Government to pause free at-home COVID tests by Sept. 2
The big picture: White House COVID-19 response coordinator Ashish Jha said on Aug. 16 that the Biden administration will stop buying vaccines, treatments and tests as early as this fall, CNN reported.
- The Department of Health and Human Services has a meeting scheduled Tuesday with drugmakers, pharmacies and state health departments to address the changes, the Wall Street Journal reports.
What they’re saying: “Ordering through this program will be suspended on Friday, September 2 because Congress hasn’t provided additional funding to replenish the nation’s stockpile of tests,” the COVID test website says.
Yes, but: A senior administration official told USA Today that the government needs to preserve tests for a potential rise in infections in the fall.
Meanwhile, as many as 4.1 million people may remain out of work due to long COVID symptoms, according to a new estimate from Katie Bach, a nonresident senior fellow at the Brookings Institution, Axios’ Tina Reed reports.
Flashback: The at-home COVID test program first launched in January and initially allowed for four free tests per residential address, regardless of how many lived in a household. It expanded in March and in May.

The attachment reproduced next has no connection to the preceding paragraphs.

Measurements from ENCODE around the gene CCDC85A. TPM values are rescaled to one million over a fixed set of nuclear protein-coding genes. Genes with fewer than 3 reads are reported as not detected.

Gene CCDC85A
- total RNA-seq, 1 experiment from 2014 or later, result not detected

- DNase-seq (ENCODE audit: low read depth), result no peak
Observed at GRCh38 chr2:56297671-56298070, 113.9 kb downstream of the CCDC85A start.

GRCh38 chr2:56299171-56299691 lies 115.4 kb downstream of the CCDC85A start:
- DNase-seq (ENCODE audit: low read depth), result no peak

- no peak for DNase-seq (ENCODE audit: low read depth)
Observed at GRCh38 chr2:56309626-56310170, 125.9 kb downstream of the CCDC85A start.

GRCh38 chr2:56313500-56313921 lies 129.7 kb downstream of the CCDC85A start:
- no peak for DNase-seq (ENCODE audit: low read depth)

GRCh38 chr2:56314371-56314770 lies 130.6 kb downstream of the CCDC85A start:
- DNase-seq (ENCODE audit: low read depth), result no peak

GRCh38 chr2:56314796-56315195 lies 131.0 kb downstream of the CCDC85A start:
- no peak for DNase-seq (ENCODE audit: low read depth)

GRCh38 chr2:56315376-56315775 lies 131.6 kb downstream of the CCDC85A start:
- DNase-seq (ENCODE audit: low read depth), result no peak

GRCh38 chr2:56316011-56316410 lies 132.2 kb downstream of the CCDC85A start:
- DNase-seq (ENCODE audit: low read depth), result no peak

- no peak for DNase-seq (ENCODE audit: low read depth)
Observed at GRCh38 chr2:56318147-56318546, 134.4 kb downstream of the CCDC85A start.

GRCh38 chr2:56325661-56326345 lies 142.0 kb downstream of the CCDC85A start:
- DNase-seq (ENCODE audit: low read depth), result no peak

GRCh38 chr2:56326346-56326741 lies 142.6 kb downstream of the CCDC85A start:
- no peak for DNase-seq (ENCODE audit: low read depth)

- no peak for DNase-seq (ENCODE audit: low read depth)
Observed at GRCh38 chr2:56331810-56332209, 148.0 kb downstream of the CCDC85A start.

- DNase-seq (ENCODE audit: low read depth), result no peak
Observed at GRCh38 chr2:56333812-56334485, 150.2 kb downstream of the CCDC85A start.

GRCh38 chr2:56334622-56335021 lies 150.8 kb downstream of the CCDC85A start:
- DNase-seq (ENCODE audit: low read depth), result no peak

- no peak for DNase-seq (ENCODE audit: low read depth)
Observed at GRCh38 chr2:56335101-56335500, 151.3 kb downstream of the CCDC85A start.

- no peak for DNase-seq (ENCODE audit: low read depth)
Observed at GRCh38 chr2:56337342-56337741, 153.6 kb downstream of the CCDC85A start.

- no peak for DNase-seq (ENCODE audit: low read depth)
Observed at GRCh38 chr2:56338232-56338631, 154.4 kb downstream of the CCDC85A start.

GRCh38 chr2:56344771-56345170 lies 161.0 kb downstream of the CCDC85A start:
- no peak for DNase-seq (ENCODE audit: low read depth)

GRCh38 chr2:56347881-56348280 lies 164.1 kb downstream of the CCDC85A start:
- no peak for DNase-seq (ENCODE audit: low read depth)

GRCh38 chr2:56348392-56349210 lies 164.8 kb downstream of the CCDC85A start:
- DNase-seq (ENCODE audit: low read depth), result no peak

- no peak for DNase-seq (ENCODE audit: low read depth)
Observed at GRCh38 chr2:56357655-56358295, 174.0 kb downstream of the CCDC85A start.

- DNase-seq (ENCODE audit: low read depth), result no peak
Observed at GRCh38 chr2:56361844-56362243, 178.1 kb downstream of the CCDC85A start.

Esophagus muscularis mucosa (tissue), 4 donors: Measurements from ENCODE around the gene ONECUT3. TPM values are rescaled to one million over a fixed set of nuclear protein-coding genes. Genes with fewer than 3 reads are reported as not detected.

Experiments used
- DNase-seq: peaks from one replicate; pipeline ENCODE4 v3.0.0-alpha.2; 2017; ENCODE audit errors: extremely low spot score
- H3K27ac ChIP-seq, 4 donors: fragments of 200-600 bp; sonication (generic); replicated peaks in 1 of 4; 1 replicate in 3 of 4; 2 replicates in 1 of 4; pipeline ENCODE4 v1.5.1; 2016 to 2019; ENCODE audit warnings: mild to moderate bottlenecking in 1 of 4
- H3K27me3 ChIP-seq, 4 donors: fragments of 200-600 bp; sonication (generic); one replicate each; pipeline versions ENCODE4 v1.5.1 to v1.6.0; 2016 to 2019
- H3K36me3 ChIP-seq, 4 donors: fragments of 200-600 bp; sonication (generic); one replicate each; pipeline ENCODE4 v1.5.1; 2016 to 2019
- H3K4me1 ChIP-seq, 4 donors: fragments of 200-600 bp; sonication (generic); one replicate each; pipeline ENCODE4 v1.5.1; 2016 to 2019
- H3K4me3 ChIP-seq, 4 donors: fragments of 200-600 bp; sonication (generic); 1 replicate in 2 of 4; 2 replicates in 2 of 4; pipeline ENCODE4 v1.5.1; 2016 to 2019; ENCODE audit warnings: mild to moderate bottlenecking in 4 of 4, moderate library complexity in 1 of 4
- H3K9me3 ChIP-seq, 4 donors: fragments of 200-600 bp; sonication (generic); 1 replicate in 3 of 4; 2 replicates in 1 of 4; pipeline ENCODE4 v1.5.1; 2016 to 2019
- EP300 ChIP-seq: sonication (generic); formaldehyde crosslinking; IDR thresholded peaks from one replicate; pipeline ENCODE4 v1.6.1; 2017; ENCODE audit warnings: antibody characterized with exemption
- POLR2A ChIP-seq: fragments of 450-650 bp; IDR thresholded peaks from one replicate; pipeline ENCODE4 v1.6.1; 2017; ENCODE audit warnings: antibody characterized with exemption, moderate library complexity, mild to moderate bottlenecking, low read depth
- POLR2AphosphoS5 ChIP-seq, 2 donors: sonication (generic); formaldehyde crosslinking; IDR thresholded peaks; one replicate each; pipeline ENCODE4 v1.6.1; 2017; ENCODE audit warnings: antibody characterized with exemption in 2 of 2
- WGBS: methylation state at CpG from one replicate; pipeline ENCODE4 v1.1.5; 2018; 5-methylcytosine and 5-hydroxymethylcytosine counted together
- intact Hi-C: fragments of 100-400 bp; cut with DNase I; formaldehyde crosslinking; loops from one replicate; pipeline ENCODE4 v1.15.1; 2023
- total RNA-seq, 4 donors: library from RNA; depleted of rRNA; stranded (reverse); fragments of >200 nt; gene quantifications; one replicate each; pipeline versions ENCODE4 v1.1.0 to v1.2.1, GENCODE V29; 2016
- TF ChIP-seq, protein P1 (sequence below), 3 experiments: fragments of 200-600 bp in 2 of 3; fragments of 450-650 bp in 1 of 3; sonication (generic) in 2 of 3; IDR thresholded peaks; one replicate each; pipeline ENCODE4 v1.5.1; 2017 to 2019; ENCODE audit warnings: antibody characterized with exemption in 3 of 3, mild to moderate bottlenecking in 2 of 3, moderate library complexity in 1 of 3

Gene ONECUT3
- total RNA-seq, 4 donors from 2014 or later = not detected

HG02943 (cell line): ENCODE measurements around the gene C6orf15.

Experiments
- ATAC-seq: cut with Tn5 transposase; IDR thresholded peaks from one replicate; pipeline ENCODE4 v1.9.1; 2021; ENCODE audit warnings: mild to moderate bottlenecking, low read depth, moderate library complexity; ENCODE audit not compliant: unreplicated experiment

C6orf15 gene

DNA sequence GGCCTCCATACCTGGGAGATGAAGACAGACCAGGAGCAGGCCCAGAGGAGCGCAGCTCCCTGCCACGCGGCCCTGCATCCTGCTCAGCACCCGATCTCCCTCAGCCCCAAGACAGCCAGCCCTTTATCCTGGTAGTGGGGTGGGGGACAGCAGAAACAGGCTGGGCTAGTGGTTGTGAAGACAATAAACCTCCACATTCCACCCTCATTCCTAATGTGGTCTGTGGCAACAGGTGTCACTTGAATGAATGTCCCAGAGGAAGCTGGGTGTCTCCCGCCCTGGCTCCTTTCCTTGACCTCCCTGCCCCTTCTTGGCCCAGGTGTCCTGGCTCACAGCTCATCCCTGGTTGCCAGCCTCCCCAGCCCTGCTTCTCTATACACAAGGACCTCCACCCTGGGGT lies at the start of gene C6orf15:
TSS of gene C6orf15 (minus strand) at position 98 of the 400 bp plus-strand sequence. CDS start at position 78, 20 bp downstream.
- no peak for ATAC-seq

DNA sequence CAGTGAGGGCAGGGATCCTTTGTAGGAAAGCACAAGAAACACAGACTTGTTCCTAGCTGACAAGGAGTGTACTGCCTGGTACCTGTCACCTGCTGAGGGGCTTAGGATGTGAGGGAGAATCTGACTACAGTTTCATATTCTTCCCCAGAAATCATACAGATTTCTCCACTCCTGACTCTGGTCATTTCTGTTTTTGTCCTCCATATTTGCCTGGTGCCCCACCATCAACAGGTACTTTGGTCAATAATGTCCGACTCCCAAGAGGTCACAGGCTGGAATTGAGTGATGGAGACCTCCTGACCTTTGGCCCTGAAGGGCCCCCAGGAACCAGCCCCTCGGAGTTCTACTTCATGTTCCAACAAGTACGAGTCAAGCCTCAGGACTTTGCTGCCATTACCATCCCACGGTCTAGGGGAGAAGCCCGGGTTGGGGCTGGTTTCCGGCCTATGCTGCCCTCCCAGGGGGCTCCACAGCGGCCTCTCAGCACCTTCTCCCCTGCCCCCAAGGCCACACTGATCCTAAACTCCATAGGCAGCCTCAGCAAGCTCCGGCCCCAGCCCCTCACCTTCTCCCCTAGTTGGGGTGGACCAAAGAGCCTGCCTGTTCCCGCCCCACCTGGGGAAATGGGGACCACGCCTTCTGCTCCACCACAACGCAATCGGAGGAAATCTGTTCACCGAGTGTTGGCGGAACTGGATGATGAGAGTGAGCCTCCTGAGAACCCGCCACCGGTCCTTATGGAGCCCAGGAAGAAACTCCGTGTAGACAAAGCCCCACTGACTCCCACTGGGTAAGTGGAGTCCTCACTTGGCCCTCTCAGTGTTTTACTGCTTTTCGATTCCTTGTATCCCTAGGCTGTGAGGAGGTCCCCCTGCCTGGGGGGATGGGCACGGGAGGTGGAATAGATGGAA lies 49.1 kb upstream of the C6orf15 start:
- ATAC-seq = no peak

Order COVID home test kits
Households can order a total of 16 rapid antigen tests from the government through a USPS website.
- The tests are available at no cost and ship free.
- If you can't order through the website, the hotline is at 1-800-232-0233.
Be smart: People with insurance can get eight additional tests per person monthly paid for through their health plans or through reimbursement.
- Other low or no-cost testing options exist for people without insurance.
Can you use expired COVID tests?
The Food & Drug Administration recently extended the expiration dates for several over-the-counter COVID tests adding several months to the “use by” date, Axios' Melissa Santos reports.
- Check the FDA's website for a full list of approved COVID-19 tests and their revised expiration dates.